Note: In 1984, The Makioka Sisters won Kinema Junpo Award for Best Supporting Actor (Jûzô Itami). During the same year, the film also won Best Art Direction Award (Shinobu Muraki) at the Mainichi Film Concours.
The Makioka Sisters Blu-ray, Video Quality
Presented in aspect ratio of 1.88:1, encoded with MPEG-4 AVC and granted a 1080p transfer, Kon Ichikawa's The Makioka Sisters arrives on Blu-ray courtesy of Criterion.
The following text appears inside the booklet provided with this Blu-ray disc:
"This new high-definition digital transfer was created on a C-Reality Datacine with Oliver wetgate processing from a 35mm low-contrast print struck from the original camera negative. Thousands of instances of dirt, debris, scratches, splices, warps, jitter, and flicker were manually removed using MTI's DRS system and Pixel Farm's PFClean system, while Digital Vision's DVNR system was used for small dirt, grain, and noise reduction.
Telecine supervisor: Maria Palazzola.
Telecine colorist: Lou Levinson/Prime Focus, Los Angeles."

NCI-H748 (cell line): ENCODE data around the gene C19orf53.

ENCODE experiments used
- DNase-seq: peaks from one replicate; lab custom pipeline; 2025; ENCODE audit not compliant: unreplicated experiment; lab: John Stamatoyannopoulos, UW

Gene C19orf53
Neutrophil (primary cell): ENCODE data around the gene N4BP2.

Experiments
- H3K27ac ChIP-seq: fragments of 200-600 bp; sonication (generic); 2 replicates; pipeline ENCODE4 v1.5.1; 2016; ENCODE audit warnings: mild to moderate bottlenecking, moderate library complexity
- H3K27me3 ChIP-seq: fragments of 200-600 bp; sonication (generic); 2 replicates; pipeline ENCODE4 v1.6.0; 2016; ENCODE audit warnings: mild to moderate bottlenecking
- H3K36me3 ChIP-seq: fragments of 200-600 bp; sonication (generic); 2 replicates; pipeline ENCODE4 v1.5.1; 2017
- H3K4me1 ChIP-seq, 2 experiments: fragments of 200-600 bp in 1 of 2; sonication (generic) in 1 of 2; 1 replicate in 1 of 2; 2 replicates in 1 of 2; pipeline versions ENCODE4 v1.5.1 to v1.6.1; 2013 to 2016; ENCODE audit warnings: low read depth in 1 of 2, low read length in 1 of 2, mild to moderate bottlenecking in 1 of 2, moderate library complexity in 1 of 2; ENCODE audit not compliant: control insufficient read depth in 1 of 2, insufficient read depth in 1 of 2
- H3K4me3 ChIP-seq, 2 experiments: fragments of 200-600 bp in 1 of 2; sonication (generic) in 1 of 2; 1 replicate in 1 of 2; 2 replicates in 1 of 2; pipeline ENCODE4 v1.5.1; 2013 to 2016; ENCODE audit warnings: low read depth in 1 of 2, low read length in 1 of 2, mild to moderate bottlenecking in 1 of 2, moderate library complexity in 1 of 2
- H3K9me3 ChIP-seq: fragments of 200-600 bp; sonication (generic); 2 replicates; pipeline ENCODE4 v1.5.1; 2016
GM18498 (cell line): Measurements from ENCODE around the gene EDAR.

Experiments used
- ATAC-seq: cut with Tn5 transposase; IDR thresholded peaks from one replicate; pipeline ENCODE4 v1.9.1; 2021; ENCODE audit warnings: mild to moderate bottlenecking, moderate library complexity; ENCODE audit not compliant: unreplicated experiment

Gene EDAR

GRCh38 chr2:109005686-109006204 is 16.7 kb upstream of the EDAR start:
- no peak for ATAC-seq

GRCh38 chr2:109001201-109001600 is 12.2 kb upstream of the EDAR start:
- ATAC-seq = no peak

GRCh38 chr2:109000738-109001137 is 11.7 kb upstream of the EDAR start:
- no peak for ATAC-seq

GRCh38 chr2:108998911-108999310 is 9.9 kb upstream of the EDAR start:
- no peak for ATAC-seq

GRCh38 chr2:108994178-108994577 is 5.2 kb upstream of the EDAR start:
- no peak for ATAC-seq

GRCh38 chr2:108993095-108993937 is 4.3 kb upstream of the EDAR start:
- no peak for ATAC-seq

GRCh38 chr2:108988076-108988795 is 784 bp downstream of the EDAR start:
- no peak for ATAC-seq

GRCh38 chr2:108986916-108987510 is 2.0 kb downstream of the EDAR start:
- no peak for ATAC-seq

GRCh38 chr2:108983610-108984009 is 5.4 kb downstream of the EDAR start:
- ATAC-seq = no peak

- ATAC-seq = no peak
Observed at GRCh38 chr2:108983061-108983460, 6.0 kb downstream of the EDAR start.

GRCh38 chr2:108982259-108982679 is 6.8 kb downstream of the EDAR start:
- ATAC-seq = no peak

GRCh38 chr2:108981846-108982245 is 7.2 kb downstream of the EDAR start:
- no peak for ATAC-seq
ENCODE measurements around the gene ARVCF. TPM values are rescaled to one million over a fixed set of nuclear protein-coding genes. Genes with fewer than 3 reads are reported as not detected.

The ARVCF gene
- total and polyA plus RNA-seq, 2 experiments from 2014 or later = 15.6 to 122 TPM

Detail is consistently strong, even during the dark indoor scenes, while contrast levels are actually surprisingly good. The color-scheme is also well balanced, though I wonder whether some of the outdoor scenes might have looked slightly more vibrant when the film was shown theatrically. Edge-enhancement is not a serious issue of concern. Unsurprisingly, the image has that terrific natural thickness that we typically associate with unmanipulated transfers. There are no traces of excessive noise filtering either. The few minor spot corrections that have been performed actually enhance the high-definition transfer's organic qualities quite well. There are no heavy artifacting, halo and banding effects. (Note: This is a Region-A "locked" Blu-ray disc. Therefore, you must have a native Region-A or Region-Free PS3 or SA in order to access its content).